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CHAMPAIGN, Illinois (LifeSiteNews) – The Paralympics are set to start on August 24 in Tokyo, but American Paralympian Jenna Fesemyer says medals must take a backseat to “Glorifying Christ.”

According to the Catholic Post, Jenna Fesemyer was the resident director of Newman Hall of St. John’s Catholic Newman Center at the University of Illinois until departing to join the Team USA track and field squad for the upcoming Paralympic games.

Fesemyer, who was born without a left leg and hip socket due to a congenital disease, was not even Catholic when she first arrived to live at the Newman Center.

Enrolled at the University of Illinois, Fesemyer only chose to live at the residence hall because of its accessibility and proximity to the campus, according to the Post.

“It was quite a surprise when we rolled up in the car and we saw priests and religious out moving boxes onto carts,” Fesemyer said.

“My family, we all looked at each other and we’re like, ‘What did we do?'” she continued.

Comfortable in her non-denominational Christian faith, it was not until her second semester when she and her roommate decided to attend a Newman Center retreat. This was when she first experienced the Mass and Eucharistic Adoration.

This first experience with Catholicism led Fesemyer to want to learn more about the faith, and culminated in her eventual decision to enroll in RCIA and become a member of the Catholic Church. She was received into the Church in 2017.

Fesemyer, who wears a prosthetic leg and excels athletically, has had a profound impact at St. John’s Catholic Newman Center.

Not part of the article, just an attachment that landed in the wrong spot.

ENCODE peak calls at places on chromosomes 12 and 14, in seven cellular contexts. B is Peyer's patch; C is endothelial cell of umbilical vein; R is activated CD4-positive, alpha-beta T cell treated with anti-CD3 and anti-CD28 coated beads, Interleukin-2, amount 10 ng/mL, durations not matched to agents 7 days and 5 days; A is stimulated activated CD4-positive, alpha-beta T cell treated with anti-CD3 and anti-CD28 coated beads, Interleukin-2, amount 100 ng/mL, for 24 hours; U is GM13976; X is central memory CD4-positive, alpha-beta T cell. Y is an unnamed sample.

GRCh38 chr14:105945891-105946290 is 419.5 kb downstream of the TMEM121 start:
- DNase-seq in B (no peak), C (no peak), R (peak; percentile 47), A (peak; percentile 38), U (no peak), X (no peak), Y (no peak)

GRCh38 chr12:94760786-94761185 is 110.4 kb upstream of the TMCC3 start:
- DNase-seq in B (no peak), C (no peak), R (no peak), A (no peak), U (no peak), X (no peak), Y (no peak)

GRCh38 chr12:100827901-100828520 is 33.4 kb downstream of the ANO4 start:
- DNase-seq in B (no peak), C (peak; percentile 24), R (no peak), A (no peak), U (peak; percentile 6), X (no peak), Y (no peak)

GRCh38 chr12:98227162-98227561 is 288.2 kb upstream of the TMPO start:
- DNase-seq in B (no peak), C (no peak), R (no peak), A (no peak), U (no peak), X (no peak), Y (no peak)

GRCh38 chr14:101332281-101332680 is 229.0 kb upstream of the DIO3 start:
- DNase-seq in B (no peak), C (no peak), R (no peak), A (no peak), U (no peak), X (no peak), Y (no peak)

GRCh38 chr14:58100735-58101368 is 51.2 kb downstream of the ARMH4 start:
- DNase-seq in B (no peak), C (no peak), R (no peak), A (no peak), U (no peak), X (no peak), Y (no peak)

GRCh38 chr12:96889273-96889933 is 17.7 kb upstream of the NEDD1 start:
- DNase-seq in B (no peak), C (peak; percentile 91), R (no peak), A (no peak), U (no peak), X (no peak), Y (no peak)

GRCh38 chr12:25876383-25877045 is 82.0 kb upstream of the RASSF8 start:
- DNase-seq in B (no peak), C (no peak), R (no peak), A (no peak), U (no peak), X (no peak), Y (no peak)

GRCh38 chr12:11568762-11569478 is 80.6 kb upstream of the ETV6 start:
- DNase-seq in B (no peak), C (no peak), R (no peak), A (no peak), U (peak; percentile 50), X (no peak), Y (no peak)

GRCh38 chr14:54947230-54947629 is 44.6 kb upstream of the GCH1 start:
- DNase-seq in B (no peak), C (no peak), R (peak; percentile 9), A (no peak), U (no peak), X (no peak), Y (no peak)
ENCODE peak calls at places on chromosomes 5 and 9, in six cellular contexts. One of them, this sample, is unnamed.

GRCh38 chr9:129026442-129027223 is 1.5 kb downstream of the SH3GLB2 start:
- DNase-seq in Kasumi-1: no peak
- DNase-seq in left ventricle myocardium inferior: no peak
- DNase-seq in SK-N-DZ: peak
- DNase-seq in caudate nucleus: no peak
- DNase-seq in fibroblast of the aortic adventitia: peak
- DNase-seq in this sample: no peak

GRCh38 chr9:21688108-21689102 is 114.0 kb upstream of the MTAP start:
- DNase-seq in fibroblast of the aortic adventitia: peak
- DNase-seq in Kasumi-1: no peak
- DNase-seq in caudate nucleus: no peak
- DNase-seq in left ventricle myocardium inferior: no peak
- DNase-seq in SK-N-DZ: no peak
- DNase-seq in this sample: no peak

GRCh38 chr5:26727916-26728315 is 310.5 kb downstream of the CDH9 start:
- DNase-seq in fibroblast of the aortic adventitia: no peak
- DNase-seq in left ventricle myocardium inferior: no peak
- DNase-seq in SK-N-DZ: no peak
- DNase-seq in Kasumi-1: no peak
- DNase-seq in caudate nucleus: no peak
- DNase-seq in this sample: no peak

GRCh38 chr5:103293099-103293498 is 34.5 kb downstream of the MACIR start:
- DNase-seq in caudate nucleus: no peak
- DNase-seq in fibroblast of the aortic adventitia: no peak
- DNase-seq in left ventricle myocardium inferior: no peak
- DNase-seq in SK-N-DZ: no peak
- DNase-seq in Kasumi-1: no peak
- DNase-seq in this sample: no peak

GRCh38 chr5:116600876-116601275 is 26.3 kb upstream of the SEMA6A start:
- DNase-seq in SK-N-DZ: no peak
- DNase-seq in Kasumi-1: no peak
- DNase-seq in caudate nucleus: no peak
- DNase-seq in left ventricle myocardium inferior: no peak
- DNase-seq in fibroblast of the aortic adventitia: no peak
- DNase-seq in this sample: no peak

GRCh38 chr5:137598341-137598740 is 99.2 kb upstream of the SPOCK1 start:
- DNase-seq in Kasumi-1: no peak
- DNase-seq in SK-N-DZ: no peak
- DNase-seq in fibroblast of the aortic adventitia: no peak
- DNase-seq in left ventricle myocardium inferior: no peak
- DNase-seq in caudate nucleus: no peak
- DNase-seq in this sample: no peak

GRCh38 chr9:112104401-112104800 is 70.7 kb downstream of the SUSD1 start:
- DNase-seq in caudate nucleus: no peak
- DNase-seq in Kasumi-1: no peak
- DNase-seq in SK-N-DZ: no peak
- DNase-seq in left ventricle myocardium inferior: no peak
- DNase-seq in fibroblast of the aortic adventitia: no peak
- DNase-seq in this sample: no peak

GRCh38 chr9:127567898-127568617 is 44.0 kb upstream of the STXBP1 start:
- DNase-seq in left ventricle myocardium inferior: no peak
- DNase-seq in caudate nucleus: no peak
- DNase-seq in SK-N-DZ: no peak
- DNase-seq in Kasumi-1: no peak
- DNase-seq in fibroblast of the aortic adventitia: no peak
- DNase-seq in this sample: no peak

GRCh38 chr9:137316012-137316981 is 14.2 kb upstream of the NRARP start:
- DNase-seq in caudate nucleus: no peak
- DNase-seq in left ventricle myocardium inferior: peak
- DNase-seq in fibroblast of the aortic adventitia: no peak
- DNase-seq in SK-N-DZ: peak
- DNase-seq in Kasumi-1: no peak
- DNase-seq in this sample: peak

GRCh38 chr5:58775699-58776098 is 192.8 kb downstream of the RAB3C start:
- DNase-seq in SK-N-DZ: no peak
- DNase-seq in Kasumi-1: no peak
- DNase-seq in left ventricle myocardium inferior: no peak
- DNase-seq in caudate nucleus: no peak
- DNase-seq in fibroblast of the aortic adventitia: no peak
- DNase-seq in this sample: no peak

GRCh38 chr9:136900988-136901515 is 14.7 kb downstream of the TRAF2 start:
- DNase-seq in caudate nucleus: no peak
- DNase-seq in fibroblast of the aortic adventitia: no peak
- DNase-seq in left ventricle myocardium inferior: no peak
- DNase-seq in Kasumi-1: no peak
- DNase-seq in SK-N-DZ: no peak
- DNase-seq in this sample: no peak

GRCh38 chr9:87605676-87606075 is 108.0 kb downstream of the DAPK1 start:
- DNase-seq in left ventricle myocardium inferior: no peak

Father Robert Lampitt, head chaplain, told the Catholic Post, “I couldn’t be happier for Jenna as she’s attained a goal [making the Paralympic team] she’s been aiming for a long time.”

“And yet, the way she bears a faithful witness to our residents and other students is what really impresses me,” the priest continued.

Fr. Lampitt also told the Post, “She shows us all what true perseverance and faith in Christ can achieve, whether that be competing in events or growing in holiness,”

“And she does it all with such grace and humility.” he stated.

Fesemyer, aged 24, told the Post after making the Paralympic team, “I can confidently say that my faith and the support I’ve received from the staff and students at St. John’s have been instrumental in this journey.”

In response to her athletic achievements, Fesemyer said, “Glorifying Christ comes first, always.”

“I wouldn’t be where I am today if I didn’t look to Christ in my time of need or doubt. When we turn to Christ, our joys are multiplied.”

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